When you buy a share of a REIT, you are essentially buying a physical asset with a long expected life span and potential for income through rent and property appreciation. This contrasts with common stocks where investors are buying the right to participate in the profitability of the company through ownership. When purchasing a REIT, one is not only taking a real stake in the ownership of property via increases and decreases in value, but one is also participating in the income generated by the property. This creates a bit of a safety net for investors, as they will always have rights to the property underlying the trust while enjoying the benefits of their income.

Another advantage that this product provides to the average investor is the ability to invest in real estate without the normally associated large capital and labor requirements. Furthermore, as the funds of this trust are pooled together, a greater amount of diversification is generated, as the trust companies are able to buy numerous properties and reduce the negative effects of problems with a single asset. Individual investors trying to mimic a REIT would need to buy and maintain a large number of investment properties, and this generally entails a substantial amount of time and money in an investment that is not easily liquidated. When buying a REIT, the capital investment is limited to the price of the unit, the amount of labor invested is constrained to the amount of research needed to make the right investment, and the shares are liquid on regular stock exchanges.

Individuals can invest in REITs either by purchasing their shares directly on an open exchange or by investing in a mutual fund that specializes in public real estate. An additional benefit to investing in REITs is the fact that many are accompanied by dividend reinvestment plans (DRIPs). Investors seeking income would consider them along with high-yield bond funds and dividend paying stocks. As dividend-paying stocks, REITs are analyzed much like other stocks, but there are some large differences due to the accounting treatment of property.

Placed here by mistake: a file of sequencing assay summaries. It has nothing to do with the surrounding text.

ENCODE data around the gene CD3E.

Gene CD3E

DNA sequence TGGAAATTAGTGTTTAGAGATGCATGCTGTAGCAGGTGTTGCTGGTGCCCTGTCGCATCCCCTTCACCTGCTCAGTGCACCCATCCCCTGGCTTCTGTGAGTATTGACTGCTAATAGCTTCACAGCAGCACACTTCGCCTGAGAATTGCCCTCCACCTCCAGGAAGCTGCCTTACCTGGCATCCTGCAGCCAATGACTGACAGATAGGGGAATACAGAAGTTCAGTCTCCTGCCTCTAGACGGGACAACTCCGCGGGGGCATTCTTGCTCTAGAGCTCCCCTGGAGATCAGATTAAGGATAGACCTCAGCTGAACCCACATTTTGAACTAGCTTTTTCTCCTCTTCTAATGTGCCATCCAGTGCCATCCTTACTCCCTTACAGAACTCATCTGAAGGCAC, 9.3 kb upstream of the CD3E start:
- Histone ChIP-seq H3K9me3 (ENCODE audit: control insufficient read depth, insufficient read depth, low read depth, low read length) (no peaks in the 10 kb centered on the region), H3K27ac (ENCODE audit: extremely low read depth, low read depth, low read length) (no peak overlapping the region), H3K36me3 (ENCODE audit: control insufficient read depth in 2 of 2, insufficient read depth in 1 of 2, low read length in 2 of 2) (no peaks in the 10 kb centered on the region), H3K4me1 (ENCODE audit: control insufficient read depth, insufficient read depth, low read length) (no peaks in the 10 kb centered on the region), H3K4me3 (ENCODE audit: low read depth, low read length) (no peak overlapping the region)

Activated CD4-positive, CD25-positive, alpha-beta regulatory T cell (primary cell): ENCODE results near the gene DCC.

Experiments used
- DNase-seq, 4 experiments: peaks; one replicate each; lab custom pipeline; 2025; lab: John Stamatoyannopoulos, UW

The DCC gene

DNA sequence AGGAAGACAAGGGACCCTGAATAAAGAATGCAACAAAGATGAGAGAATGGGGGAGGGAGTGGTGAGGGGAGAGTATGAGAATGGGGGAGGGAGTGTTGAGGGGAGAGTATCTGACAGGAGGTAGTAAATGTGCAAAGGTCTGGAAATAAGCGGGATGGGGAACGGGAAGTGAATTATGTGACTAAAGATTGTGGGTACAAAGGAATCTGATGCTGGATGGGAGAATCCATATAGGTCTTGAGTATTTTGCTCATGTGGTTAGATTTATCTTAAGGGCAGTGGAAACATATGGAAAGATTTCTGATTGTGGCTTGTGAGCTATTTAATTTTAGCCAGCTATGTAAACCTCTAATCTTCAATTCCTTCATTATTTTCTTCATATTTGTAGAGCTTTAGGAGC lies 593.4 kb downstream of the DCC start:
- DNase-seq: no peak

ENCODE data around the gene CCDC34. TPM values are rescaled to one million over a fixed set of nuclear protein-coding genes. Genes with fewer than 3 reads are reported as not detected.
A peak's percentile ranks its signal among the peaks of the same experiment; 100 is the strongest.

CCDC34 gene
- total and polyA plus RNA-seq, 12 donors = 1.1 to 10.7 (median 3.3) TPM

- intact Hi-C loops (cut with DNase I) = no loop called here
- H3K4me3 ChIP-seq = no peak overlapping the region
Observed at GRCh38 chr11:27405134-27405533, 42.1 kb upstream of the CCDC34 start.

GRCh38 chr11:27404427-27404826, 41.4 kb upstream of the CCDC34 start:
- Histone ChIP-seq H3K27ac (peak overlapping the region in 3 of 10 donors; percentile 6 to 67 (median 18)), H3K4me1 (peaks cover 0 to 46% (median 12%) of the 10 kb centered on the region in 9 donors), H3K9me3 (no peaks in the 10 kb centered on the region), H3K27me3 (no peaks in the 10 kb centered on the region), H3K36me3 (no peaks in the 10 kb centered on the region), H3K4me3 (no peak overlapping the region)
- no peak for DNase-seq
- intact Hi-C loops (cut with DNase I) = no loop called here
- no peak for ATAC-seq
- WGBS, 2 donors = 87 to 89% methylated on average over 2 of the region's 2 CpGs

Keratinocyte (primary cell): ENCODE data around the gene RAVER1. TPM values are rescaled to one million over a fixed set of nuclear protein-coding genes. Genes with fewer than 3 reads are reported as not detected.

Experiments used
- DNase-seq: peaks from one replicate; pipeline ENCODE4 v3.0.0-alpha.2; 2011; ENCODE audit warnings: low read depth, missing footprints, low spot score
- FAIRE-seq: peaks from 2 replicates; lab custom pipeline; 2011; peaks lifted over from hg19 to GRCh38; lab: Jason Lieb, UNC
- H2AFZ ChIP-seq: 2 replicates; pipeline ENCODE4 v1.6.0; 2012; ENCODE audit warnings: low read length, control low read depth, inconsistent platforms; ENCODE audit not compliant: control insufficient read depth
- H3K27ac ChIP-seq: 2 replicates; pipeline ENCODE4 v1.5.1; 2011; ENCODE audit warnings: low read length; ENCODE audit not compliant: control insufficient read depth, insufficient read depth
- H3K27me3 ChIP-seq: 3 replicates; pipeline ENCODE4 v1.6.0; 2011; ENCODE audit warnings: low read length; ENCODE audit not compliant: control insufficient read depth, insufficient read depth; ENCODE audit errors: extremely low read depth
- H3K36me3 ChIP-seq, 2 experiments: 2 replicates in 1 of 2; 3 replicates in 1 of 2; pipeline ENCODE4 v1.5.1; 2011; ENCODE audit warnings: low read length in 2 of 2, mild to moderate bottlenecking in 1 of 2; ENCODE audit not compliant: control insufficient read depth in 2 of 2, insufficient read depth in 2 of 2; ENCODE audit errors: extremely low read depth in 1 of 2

REITs are real estate companies that must pay out high dividends in order to enjoy the tax benefits of REIT status. Stable income that can exceed Treasury yields combines with price volatility to offer a total return potential that rivals small capitalization stocks. Analyzing an REIT requires understanding the accounting distortions caused by depreciation and paying careful attention to macroeconomic influences.

Real estate investment trusts (REITs) are a key consideration when constructing any equity or fixed-income portfolio. They provide greater diversification, potentially higher total returns and/or lower overall risk. In short, their ability to generate dividend income along with capital appreciation make them an excellent counterbalance to stocks, bonds and cash.




Related Articles
  1. Managing Wealth

    The Basics of Reinvesting REIT Dividends

    Learn the essentials of dividend reinvestment in real estate investment trusts and how a dividend reinvestment plan can magnify your long-term returns.
  2. ETFs & Mutual Funds

    REITs vs. REIT ETFs: How They Compare

    Learn about the difference in investing in a REIT for a single real estate company versus investing in a REIT ETF that tracks a larger REIT index.
  3. ETFs & Mutual Funds

    What Is a REIT and Does It Belong in My Portfolio?

    Real estate investment trusts offer a unique way for investors to own a real estate portfolio without the risks of owning single properties.
  4. Investing

    REITs: Why They're So Hot Right Now

    They've been substantially outperforming both stocks and bonds for the past several months.
  5. Financial Advisor

    REITs: Still a Viable Investment?

    Are REITs viable investments now? Here's a look at the history of REITs' performance during rocky economic times and other factors that may impact returns.
  6. ETFs & Mutual Funds

    At Look at REITS vs. Real Estate Mutual Funds (ESRT, TRREX)

    REITs and real estate mutual funds have their differences, but they both offer liquidity and easy access to diversified real estate assets.
  7. Investing

    Are REITs Beneficial During A High-Interest Era?

    Amid expectations of high interest rates, do REITs offer a viable investment option? Investoepdia studies the historical data to decide.
  8. Markets

    REITs Could be Affected by Higher Interest Rates

    Learn how REITs may be impacted by an increase in interest rates, and understand why certain types of REITs could benefit from higher rates.
  9. Personal Finance

    Real Estate Investing in a High-Interest-Rate Environment

    Learn how private real estate investing and public real estate investing (or investing in REITs) is affected by a high-interest rate environment.
  10. Managing Wealth

    REITs 101: How They're Regulated

    Here's everything you need to know about REITs in less than five minutes.
Trading Center